What I knew about biofuels is they are only ever a very small percentage of corn, or in this case “wine and cheese”, and the best we could hope for is 15 percent biofuels to 85 percent petroleum. And even then, it was a substantial blow to efficiency so it was really not worth contributing to global hunger by making the poorest compete for expensive corn now sold for fuel. Clever angle though… instead of depriving the lowliest of their corn HRH Charles could claim to be depriving the elites of their excess wine and cheese.

I texted my father to see if there had been any update on the matter and his response was: ‘Think of the pigs, Jenny. Their food of choice is corn!’

‘Fuel, daddy. FUEL! Any updates on efficiency?’

‘Oh absolutely. The entire method is flawed. It assumes that carbon pollution from biofuels is eventually absorbed, but energy crops were responsible for additional plant growth that absorbed only 37 per cent of biofuel pollution, leaving most of it in the atmosphere, where it traps heat. So it's making the problem worse. That is your big concern isn’t it? A toasty planet?’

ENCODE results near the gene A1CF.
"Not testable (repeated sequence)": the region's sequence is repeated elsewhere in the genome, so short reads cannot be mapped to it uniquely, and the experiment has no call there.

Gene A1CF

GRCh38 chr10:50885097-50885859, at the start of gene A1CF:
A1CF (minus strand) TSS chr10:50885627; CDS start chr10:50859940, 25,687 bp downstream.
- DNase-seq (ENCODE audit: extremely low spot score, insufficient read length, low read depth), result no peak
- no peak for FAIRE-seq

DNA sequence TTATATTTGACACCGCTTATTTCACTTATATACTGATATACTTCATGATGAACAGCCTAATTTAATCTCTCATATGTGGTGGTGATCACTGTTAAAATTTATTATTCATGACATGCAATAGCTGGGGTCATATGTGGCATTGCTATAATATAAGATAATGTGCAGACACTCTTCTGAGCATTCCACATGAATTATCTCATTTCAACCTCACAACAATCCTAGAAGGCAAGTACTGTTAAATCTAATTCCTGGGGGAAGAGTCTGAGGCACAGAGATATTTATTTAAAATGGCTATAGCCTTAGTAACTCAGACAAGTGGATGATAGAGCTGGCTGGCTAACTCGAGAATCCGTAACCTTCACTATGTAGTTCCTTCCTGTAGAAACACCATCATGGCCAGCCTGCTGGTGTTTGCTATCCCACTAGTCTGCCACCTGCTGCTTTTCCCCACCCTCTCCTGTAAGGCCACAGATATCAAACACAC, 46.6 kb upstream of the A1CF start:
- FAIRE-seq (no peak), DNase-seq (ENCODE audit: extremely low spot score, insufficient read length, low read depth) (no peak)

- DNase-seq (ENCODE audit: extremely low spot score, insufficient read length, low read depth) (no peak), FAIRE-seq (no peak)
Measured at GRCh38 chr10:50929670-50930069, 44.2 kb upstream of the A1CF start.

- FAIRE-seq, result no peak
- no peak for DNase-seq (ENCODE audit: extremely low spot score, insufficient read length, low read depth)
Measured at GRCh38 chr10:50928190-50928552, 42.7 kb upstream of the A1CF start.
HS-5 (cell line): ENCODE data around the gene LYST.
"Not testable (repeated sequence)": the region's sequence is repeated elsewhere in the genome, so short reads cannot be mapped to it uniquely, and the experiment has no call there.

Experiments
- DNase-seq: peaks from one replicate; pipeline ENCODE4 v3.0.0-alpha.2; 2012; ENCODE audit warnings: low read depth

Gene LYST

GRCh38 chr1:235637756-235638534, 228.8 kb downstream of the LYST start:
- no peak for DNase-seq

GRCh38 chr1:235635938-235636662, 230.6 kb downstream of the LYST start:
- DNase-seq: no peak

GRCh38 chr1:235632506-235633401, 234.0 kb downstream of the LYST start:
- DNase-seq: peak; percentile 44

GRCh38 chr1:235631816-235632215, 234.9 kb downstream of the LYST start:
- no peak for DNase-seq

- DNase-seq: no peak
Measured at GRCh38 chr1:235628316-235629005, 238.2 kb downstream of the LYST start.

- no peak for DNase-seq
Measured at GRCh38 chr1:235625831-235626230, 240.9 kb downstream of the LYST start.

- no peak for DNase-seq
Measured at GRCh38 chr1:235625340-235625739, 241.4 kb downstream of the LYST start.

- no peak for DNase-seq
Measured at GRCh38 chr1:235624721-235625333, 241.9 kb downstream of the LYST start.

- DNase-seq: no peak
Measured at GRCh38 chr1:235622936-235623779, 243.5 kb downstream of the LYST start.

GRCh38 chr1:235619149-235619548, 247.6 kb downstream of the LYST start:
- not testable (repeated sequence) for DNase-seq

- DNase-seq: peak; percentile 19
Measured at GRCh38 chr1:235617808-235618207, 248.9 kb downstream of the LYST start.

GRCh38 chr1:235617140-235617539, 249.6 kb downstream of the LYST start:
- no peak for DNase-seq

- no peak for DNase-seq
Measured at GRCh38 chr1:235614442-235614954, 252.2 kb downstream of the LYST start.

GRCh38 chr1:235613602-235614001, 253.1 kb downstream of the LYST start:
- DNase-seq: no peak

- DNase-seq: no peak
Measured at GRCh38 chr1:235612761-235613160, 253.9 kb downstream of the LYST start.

‘So it’s definitive?’ I asked.

‘No of course not. That study was done in the U.S. They will claim that conditions are altogether different in Europe, even though you all like to bang on about one ecosphere.’

‘So… net-net?’

‘Mummy would be so disappointed to hear our little girl is confronting the Prince about taking corn from the mouths of peasants… it’s just so bourgeois.’

‘Ugh daddy. NOT HELPING!’ I texted back.

‘Flatter the old chap, tell him Bravo! Burning up wine and cheese—way to really stick it to the French!’ 

I stopped texting and rang him. ‘Yes, Jennifer.’ He answered and I spoke: ‘Daddy!’ I said half-whispering. 'I’m certainly NOT going to confront him, I just don’t want to argue in favour of something if I’m wrong.’

‘Well there you have it,' he said. ‘Let your Green Baron say all the wrong things. Then you can fix it later and bill him in the process. It’s all very capitalistic in the end. You just take credit for securing the money for the land… that was all you and there’s no argument against it.’

So I was a capitalist now? I slumped against a wall not knowing what to ask next.